Lipid rafts reconstituted in model membranes
- Author(s): Dietrich, C
- Bagatolli, LA
- Volovyk, ZN
- Thompson, NL
- Levi, M
- Jacobson, K
- Gratton, E
- et al.
Published Web Locationhttps://doi.org/10.1016/S0006-3495(01)76114-0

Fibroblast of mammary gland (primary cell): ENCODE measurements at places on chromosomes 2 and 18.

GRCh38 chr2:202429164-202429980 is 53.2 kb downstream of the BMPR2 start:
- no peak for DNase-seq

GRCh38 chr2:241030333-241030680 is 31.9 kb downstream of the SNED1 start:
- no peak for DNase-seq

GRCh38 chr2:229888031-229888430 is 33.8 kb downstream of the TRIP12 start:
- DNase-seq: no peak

One key tenet of the raft hypothesis is that the formation of glycosphingolipid- and cholesterol-rich lipid domains can be driven solely by characteristic lipid-lipid interactions, suggesting that rafts ought to form in model membranes composed of appropriate lipids. In fact, domains with raft-like properties were found to coexist with fluid lipid regions in both planar supported lipid layers and in giant unilamellar vesicles (GUVs) formed from 1) equimolar mixtures of phospholipid-cholesterol-sphingomyelin or 2) natural lipids extracted from brush border membranes that are rich in sphingomyelin and cholesterol. Employing headgroup-labeled fluorescent phospholipid analogs in planar supported lipid layers, domains typically several microns in diameter were observed by fluorescence microscopy at room temperature (24°C) whereas non-raft mixtures (PC-cholesterol) appeared homogeneous. Both raft and non-raft domains were fluid-like, although diffusion was slower in raft domains, and the probe could exchange between the two phases. Consistent with the raft hypothesis, GM1, a glycosphingolipid (GSL), was highly enriched in the more ordered domains and resistant to detergent extraction, which disrupted the GSL-depleted phase. To exclude the possibility that the domain structure was an artifact caused by the lipid layer support, GUVs were formed from the synthetic and natural lipid mixtures, in which the probe, LAURDAN, was incorporated. The emission spectrum of LAURDAN was examined by two-photon fluorescence microscopy, which allowed identification of regions with high or low order of lipid acyl chain alignment. In GUVs formed from the raft lipid mixture or from brush border membrane lipids an array of more ordered and less ordered domains that were in register in both monolayers could reversibly be formed and disrupted upon cooling and heating. Overall, the notion that in biomembranes selected lipids could laterally aggregate to form more ordered, detergent-resistant lipid rafts into which glycosphingolipids partition is strongly supported by this study.
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